The three political parties are not yet out of the political circle
Every five years, Bhutanese populace gets a taste of uncertainty. The evening of November 30, 2023 was no different as people watched the Horse gallop at an unprecedented speed, leaving the other four miles behind. Even before the provisional results were declared, people knew the postal ballot (PB) results. A bitter truth for some and cherries for others – the Peoples’ Democratic Party (PDP) was beyond reach.
People shifted their interest to the first runners-up. It was initially close, but after sometime, the Elephant left the other three far behind. Bhutan Tendrel Party (BTP) became the party that would fight the last battle of this war against the PDP.
Questions are asked and different theories emerge. But it doesn’t change the fact that the above two parties won.
While PBs made a huge difference, the PDP performed very well at the EVM, too. They worked very hard for four years and it paid off. They did not forget that they lost because of PBs in 2018. And they had spread their wings in all parts of the country, penetrating constituencies that once did not welcome them. It was a team effort.
BTP, which was the latest to join the political bandwagon made history. While it took Druk Nyamrup Tshogpa some time to get the people’s attention, BTP did it within few months. And this required hard work, too. The Party’s President did not relax even for a day after the party was formed. He went to places no President had ever visited. He was cautious in selecting candidates. And it paid off!
It is difficult to say what would happen in the general round. If the PDP can hold on to its postal ballot supporters, BTP will have a difficult time. Further, there is a large chunk of voters, those who supported the other three parties. Both BTP and PDP will try to win their hearts.
And whoever succeeds would have the upper hand.
Unlike the primaries where two parties with the maximum number of votes go through, candidates need to win in their constituencies in the general round. While the PDP has won from almost all constituencies in the primary round, a repetition of this cannot be fathomed in the general round. The PDP is also aware that the people of Bhutan love voting for new parties. Though PDP lost in 2018, it formed the government in 2013. From this prism, PDP is not a new party.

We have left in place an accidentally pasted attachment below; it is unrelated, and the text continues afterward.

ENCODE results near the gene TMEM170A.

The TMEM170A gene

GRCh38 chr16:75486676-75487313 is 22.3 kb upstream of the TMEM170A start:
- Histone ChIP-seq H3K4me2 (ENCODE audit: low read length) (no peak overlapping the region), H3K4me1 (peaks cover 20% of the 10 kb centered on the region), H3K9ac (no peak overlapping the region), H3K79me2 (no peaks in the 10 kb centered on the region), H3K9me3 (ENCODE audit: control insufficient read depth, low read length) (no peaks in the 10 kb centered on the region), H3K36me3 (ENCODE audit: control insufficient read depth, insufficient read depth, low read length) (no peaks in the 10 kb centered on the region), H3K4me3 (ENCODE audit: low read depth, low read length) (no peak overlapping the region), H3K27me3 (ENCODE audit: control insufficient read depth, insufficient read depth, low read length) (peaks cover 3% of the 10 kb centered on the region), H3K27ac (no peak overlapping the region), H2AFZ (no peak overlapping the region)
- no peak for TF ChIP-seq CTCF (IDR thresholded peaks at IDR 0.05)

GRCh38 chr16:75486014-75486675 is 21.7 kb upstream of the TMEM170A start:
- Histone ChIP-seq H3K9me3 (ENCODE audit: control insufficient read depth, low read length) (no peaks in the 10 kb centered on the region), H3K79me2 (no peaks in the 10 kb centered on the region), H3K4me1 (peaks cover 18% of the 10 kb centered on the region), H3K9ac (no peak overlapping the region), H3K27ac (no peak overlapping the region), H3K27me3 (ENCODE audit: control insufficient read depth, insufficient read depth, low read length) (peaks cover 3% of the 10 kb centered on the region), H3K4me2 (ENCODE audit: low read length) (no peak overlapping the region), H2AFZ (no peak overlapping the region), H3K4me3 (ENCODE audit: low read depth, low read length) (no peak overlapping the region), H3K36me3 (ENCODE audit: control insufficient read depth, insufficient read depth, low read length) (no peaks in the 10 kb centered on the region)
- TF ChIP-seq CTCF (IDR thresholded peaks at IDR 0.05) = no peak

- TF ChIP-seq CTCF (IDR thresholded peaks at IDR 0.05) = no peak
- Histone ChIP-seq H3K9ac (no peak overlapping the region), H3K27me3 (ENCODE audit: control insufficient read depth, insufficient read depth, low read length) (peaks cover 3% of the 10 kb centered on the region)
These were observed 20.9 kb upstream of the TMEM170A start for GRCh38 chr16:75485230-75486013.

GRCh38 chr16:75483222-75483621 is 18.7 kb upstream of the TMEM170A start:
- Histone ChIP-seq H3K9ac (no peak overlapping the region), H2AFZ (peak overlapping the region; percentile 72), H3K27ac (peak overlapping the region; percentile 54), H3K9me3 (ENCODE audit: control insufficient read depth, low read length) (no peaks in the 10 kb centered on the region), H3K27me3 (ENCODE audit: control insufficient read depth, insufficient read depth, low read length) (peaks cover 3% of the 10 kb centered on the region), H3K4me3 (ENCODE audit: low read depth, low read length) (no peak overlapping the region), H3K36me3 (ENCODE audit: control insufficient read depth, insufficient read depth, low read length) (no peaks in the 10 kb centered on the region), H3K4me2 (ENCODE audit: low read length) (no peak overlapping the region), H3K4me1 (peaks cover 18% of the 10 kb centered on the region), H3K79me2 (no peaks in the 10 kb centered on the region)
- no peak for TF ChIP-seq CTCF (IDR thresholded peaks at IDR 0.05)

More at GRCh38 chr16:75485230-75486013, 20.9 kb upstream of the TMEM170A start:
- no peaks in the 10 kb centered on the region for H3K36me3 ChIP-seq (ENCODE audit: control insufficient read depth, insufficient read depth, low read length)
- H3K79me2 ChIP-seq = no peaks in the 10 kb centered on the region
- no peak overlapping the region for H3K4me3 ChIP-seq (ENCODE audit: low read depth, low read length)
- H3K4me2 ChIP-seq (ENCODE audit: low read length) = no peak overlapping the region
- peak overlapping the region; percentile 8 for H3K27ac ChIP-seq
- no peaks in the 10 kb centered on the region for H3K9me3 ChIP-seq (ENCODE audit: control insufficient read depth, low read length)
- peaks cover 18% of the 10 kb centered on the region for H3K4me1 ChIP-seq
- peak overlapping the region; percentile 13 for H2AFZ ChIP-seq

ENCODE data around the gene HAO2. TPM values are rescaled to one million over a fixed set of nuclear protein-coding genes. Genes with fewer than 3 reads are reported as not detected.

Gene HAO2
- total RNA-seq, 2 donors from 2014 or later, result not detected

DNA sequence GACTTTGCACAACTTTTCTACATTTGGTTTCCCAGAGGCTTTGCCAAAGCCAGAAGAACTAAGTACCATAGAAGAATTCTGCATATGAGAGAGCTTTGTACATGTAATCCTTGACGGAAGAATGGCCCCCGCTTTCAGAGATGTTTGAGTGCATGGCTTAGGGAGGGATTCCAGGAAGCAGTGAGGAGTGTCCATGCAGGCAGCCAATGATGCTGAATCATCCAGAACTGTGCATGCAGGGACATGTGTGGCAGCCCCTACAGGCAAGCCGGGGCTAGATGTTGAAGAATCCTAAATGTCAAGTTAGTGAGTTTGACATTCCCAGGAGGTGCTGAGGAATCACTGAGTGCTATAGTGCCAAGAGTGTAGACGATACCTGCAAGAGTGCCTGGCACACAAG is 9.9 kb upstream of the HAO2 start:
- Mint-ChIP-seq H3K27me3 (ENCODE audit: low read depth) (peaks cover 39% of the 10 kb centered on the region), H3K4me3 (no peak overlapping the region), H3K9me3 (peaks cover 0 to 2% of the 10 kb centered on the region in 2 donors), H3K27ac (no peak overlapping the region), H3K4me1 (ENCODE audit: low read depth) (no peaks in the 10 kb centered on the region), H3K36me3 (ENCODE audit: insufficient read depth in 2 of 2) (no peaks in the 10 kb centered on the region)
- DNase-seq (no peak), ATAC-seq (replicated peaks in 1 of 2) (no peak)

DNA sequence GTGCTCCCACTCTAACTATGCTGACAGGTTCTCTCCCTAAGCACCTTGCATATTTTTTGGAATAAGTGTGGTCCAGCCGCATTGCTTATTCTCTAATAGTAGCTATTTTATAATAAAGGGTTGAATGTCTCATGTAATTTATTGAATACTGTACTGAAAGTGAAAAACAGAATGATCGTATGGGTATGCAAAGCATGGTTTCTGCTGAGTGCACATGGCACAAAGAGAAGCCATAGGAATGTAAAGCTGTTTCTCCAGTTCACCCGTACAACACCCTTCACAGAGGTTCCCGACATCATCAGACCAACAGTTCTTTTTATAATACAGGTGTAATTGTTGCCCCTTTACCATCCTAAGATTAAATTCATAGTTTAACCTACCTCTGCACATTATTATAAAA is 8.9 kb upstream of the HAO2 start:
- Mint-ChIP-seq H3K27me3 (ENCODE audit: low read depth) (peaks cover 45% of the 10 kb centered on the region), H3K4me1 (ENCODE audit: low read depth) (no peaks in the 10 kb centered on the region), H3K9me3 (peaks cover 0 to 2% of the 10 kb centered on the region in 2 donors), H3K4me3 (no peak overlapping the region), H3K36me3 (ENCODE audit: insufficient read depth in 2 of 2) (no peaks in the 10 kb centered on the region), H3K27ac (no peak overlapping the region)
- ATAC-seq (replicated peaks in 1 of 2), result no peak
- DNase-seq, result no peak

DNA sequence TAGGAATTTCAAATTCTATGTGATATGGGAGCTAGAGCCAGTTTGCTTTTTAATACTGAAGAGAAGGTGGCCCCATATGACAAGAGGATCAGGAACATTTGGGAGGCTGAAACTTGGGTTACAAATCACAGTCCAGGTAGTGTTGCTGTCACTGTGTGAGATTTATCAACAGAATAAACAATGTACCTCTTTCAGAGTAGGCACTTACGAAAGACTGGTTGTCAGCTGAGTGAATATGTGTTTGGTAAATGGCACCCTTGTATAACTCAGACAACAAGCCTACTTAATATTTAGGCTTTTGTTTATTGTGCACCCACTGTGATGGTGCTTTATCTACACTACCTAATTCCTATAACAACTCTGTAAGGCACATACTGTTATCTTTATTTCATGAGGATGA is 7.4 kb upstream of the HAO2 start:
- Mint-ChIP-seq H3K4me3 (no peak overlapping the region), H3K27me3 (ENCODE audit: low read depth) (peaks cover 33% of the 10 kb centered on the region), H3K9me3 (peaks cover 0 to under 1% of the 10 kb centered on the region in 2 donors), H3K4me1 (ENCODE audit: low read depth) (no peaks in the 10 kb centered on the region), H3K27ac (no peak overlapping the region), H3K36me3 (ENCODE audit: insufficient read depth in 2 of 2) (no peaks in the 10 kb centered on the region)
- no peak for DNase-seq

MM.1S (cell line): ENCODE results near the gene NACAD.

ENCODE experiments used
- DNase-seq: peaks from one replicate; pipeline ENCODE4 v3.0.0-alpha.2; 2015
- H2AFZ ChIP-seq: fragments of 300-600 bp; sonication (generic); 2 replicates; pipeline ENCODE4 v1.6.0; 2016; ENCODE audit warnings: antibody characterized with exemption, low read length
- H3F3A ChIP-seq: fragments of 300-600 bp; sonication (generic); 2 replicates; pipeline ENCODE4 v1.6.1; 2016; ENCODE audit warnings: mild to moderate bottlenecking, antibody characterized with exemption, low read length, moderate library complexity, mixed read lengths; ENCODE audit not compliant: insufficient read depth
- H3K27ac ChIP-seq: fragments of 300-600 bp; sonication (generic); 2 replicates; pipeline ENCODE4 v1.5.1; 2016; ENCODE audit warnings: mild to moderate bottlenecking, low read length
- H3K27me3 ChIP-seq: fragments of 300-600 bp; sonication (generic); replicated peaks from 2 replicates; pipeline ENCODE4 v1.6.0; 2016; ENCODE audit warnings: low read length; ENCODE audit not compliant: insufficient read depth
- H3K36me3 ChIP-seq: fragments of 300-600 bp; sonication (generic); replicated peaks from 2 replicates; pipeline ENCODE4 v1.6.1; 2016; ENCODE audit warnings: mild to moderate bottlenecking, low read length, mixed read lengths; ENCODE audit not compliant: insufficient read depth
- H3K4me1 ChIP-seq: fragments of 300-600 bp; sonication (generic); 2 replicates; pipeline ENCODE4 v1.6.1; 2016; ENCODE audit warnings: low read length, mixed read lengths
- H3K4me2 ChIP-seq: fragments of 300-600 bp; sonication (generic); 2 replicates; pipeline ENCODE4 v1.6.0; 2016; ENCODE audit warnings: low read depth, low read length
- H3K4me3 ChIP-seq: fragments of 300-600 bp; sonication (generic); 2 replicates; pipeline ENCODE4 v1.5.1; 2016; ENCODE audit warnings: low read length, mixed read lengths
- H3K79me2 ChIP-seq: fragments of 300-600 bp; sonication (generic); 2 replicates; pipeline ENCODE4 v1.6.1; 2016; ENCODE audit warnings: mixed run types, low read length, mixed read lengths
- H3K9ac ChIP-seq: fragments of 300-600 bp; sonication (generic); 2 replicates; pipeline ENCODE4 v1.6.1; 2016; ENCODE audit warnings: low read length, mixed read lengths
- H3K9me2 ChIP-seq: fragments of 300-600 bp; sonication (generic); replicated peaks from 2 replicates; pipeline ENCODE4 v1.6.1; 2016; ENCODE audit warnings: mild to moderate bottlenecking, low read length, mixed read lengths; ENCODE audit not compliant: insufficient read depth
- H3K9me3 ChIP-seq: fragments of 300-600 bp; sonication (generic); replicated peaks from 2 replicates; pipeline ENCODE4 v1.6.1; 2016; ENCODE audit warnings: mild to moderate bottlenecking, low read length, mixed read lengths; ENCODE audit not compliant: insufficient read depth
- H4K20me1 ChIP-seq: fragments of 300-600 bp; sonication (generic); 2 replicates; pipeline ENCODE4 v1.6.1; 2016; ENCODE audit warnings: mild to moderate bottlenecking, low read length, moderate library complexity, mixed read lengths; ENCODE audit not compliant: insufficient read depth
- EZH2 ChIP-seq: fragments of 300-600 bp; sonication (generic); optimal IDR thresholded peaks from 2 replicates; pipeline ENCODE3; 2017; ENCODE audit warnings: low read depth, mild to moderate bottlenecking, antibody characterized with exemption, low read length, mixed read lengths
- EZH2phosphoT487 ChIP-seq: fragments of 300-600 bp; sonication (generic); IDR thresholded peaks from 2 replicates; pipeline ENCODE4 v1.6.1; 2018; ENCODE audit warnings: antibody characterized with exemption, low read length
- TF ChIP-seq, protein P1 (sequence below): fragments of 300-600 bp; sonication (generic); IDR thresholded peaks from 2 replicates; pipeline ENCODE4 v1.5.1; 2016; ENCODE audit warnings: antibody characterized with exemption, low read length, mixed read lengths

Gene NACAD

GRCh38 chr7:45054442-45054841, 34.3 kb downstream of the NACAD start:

A core question to be asked is who were supporters of the two parties? From the PB results, it appears that PDP has managed to secure the support of civil servants and others who availed the facility. Though less, BTP’s performance at the PB has been commendable.
At the EVM, PDP supporters would have been their traditional ones, with few who have jumped over to their side. On the contrary, BTP’s EVM supporters are those who have switched allegiance and moved from other parties. This indicates that BTP has the ability to rope in new members from other parties. There is still more than a month to do this.
Thus, the two parties have the same or similar work awaiting. They need to retain their current supporters and try to garner support of the other three political parties.
That is where the other three parties come in. The DNT, Druk Phuensum Tshogpa (DPT) and Druk Thuendrel Tshogpa (DTT), may have lost in the primary round, but they are still very much in the game. We cannot count them out, not until the general elections. Will the PDP be able to sway supporters of the other three parties to their fold or will it be BTP?
Traditionally, DPT and PDP have been rivals fighting since the 2008 elections. While the picture may have changed in the last few years, the results from some constituency says otherwise. The rivalry still exists. On the other hand, as a fresh entrant BTP has had no issues with DPT. There are words that some candidates from both PDP and BTP are already reaching out to the DPT.
Similarly, where will DNT and DTT sway to? While some members of the PDP are former DNT candidates, the 2018 elections saw the two fighting for the share DPT could not get. Further down, the horse trading of 2013 did not turn out to be a very good marriage.
DTT, because of its founding members are labelled as a breakaway faction of the DPT.
Social media has already begun depicting pictures of all four parties ganging up against the PDP. Everything is a probability in politics. However, the ball is not in the courts of the party office. It is in the interiors, the nooks and crannies of the country where the voters are. Will these people, who are a dejected lot listen to Thimphu or their representatives? Allegations of simple farmers bought over even with a Nu 100 voucher are rife.
The days leading to the general elections will be interesting. At this juncture, nothing can be said. It will take some days for the wounds of the three injured to heal. They will not jump the gun and take a rash decision. Neither will they leave it for their supporters to decide, notwithstanding if they listen or not. They will have to take a step, make few calls from their homes to far-flung villages.
Let us hope and pray that the calls made are not for political gains, though it is politics!
By Tandin Wangchuk, Thimphu
(The views expressed are my own and not related to any agency that I work for)